-1 tbsp Dijon mustard
-1 garlic clove, minced
-1/2 cup olive oil
-Salt and freshly ground pepper
In a small bowl, combine the vinegar, mustard, and garlic. Add the oil in a slow steady stream, whisking constantly. Season with salt and pepper to taste.
Grilled Chicken with Truffle Salt & Parmesan Cheese
-4 chicken breasts, rinsed, dried and pounded
– Olive Oil
– Ground pepper to taste
– Truffle Salt
– ½ cup roughly grated Parmesan cheese
– Marinade chicken breasts in a generous amount of olive oil with a pinch of salt and pepper for at least a ½ hr to 6 hours.
– Heat large sauce pan on a medium heat. Place chicken in the pan and cook until meat feels firm when pressed and clotted juices begin to emerge when pressed, about 3-4 minutes on each side. Once cooked, sprinkle with Truffle Salt and parmesan cheese and covered with lid for 30 seconds until cheese has melted. Serve and Enjoy!
Roasted Potatoes with Truffle Salt
-2 lbs Red Bliss or Fingerling Potatoes, scrubbed clean, dried
-3 tbsp of Extra Virgin Olive Oil
-Adjust oven rack to middle position and heat oven to 425 degrees. Slice potatoes into ¾ inch wedges. Toss with olive oil.
-Place potatoes on a baking sheet in a single layer and cover tightly with aluminum foil and cook for 20 minutes. Remove foil and cook for another 15 minutes, until potatoes are golden brown. Turn potatoes on other side and bake for another 5-10 minutes.
-Once potatoes are golden and crispy remove from oven. Toss with Truffle Salt to taste. Serve and Enjoy!
Steak Truffle Tartar
(Serves 6, Recipe adapted from Appennino Tartufi)
– 1 1/2 Ibs prime ground beef
– 2 medium shallots, minced
– 4tbsp Truffle Sauce
– 1 tbsp “Il Casolare” extra-virgin olive oil
– 1 fresh egg yolk
– Black Truffle Oil
– SoSalt fine sea salt
Serve this tartar as a classy appetizer, but be sure to use the freshest, top quality ground beef you can find.
-Place the meat, shallots, Truffle Sauce, “Il Casolare” extra-virgin olive oil and a good pinch of SoSalt fine sea salt in a large bowl and mix using your hands.
-When all the ingredients are well combined, form the mixture into a large circular patty shape (or other shape of your choice), and place on a serving dish.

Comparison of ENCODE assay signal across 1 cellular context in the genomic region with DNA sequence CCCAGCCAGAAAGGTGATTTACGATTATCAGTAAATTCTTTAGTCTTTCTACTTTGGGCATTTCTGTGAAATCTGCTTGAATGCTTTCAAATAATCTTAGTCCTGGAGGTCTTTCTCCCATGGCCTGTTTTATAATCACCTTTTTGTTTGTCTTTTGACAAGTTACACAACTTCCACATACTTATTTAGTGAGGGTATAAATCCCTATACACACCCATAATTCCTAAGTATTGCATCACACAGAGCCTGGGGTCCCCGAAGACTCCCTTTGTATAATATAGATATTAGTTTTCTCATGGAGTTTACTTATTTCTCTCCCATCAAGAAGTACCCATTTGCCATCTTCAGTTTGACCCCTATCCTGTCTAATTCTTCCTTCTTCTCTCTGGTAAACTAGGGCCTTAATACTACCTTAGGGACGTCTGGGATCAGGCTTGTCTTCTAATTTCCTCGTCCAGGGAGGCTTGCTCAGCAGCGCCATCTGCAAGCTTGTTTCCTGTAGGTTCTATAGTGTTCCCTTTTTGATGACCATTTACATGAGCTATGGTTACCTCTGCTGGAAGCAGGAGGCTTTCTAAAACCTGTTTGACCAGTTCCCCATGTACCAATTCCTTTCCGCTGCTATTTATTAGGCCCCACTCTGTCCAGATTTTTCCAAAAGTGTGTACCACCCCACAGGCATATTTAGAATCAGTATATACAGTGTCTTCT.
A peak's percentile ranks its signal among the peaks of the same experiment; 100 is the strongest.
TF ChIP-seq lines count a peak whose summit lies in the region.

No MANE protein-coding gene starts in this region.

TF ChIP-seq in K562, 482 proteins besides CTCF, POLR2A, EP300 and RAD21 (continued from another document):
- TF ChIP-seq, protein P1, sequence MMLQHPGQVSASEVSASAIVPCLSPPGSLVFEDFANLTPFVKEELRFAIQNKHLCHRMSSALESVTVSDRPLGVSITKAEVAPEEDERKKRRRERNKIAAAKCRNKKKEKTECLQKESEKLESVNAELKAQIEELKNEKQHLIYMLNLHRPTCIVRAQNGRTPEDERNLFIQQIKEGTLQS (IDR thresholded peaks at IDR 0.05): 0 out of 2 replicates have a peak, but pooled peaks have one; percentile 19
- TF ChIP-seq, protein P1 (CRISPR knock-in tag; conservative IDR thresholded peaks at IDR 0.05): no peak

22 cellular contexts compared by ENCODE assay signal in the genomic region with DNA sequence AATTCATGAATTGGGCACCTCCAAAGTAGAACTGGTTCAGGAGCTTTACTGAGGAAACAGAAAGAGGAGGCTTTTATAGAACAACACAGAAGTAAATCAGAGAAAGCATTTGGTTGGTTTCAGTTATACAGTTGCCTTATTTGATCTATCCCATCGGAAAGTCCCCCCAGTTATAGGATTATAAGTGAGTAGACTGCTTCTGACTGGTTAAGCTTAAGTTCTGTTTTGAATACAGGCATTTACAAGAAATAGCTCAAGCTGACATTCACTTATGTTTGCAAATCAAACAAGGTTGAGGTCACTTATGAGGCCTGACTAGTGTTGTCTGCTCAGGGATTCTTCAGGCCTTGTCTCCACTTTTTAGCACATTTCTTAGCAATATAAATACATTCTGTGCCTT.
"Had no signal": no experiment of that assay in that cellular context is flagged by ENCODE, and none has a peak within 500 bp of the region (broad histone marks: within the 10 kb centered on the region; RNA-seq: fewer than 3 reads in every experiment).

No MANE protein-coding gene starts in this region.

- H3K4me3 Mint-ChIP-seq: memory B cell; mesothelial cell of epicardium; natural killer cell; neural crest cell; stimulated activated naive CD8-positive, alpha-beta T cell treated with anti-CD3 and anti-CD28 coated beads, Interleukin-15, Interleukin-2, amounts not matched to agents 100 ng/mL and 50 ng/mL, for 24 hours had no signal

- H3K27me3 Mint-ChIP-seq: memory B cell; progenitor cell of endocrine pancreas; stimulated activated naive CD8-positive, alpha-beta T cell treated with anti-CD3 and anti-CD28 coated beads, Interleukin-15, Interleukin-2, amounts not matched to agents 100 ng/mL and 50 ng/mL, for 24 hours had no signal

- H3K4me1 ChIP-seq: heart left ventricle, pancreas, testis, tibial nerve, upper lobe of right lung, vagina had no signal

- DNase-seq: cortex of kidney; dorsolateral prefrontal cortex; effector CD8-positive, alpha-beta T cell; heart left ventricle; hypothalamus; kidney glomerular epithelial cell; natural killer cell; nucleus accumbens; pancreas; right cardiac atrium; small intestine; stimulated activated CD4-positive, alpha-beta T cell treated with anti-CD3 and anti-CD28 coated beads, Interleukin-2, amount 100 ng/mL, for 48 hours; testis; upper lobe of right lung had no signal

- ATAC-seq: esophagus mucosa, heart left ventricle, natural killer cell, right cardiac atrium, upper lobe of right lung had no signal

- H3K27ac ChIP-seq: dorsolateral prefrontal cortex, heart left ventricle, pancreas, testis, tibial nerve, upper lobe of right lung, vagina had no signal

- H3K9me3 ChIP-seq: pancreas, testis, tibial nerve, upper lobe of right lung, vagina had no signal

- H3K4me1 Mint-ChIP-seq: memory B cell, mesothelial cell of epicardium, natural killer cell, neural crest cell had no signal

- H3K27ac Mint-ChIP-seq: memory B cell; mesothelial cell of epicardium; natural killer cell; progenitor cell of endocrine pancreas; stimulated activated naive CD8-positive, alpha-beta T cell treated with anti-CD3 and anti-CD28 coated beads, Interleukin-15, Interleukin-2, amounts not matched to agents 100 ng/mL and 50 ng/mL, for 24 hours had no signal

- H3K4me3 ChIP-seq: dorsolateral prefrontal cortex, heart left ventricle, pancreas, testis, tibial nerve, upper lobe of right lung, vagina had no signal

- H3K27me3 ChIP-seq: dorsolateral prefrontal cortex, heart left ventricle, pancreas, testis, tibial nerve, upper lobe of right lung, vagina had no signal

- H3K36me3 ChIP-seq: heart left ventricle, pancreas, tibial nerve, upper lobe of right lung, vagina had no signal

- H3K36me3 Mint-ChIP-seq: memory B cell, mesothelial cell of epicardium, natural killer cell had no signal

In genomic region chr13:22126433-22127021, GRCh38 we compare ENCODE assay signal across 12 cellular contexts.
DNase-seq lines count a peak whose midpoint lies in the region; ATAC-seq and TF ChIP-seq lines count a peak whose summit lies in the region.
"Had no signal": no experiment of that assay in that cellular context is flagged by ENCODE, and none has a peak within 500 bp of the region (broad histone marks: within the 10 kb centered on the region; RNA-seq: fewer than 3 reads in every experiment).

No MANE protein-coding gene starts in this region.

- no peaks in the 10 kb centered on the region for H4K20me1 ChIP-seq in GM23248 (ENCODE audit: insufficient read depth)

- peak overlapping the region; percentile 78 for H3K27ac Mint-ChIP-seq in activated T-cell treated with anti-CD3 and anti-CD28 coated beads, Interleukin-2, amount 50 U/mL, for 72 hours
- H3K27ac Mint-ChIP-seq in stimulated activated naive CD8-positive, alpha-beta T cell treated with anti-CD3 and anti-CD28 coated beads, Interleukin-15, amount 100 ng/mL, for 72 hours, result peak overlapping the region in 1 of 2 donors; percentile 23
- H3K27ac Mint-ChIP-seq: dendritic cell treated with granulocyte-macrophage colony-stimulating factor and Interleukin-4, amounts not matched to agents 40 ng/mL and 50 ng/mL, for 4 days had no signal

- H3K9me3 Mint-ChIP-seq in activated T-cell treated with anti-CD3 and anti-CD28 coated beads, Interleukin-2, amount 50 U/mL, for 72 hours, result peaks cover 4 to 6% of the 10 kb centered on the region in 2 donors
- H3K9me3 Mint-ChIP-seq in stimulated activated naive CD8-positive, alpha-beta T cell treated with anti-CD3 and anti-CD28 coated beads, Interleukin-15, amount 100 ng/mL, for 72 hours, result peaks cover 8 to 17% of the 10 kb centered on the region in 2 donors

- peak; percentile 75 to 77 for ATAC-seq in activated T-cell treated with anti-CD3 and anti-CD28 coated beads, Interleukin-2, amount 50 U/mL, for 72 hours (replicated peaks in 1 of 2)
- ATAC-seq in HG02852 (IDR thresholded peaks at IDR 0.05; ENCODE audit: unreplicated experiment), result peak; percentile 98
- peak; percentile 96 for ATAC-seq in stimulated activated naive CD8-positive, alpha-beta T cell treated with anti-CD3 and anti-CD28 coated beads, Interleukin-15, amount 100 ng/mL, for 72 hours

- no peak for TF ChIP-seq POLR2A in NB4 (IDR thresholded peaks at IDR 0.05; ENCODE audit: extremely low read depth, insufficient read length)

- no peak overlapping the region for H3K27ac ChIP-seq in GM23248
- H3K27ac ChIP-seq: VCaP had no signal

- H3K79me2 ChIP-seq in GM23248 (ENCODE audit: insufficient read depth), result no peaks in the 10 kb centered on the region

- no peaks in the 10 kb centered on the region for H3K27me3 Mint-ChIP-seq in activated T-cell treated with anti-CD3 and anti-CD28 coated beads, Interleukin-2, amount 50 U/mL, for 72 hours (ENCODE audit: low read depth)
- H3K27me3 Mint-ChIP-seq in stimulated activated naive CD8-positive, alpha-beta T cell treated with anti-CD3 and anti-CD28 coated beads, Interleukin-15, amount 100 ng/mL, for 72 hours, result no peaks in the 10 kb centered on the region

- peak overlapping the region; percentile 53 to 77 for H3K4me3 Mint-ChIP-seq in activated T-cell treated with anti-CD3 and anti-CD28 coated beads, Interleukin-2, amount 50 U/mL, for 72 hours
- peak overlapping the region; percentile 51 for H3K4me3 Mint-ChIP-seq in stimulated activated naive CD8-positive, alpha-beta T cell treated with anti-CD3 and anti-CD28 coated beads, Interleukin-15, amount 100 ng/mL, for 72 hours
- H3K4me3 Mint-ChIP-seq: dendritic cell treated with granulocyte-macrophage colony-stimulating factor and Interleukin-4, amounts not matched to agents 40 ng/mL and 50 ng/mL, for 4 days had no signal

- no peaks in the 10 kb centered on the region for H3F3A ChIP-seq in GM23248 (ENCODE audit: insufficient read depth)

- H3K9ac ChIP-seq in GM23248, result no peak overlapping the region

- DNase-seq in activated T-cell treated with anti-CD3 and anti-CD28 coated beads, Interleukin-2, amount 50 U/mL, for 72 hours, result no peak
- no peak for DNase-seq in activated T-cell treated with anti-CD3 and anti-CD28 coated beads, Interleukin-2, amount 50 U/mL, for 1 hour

-Very carefully, position the egg yolk on top of the meat.
-Garnish with a drizzle of Black Truffle Oil and serve immediately
Truffle Tagliolini with Truffle Butter
(Serves 4, Recipe adapted from Appennino Tartufi)
-1 package of Morelli Tagliolini with Truffles
-1 tbsp of Truffle butter, black or white
– 4-6 slices of bianchetto truffle (for garnish)
– SoSalt Coarse Sea Salt
-Bring a pot of salted water to a boil.
-Add Morelli Truffle Tagliolini and cook for approximately 3 minutes until al dente and drain.
-Melt half the Truffle butter in a large pan over a low heat.
-Add pasta and remaining Truffle butter.
-Garnish with Bianchetto slices and serve!
Porcini Mushroom Omelet with Asiago Cheese & Truffles
(Serves 3-4 )
– 1 cup of Dried Slices of Porcini Mushrooms, soaked, rinsed and dried
– Extra Virgin Olive Oil
– 8 eggs
– 1 pinch Truffle Salt
– ¾ cup grated Asiago cheese
– 1 tsp Truffle Oil, White or Black
– Heat olive oil medium sauce pan on a medium flame. Add porcinis and cook until tender 5-10 minutes.
– Crack and whisk eggs, adding a pinch of Truffle Salt and ½ tbls of water.
– Add egg mixture to the mushrooms, covering the mushrooms and lining the entire pan. Cook for 1-2 minutes. Run a rubber spatula under eggs to see if firm. Once firm, add Asiago cheese and a drizzle of Truffle Oil. Fold over and continue to cook until eggs cease to be runny and cheese is melted.
– Serve and Enjoy!
Porcini Tagliatelle with Wild Mushroom Pate
-1 package of Morelli Porcini Tagliatelle
-Porcini Olive Oil
-1 jar Wild Mushroom Pate
– Sosalt Coarse Sea Salt
-Bring a pot of salted water to a boil.
-Add Morelli Porcini Tagliatelle and cook for approximately 3 minutes until al dente and drain.
-In a large pan over a low heat, combine Wild Mushroom Pate, cream and a drizzle of Porcini oil.
-Add pasta and toss well.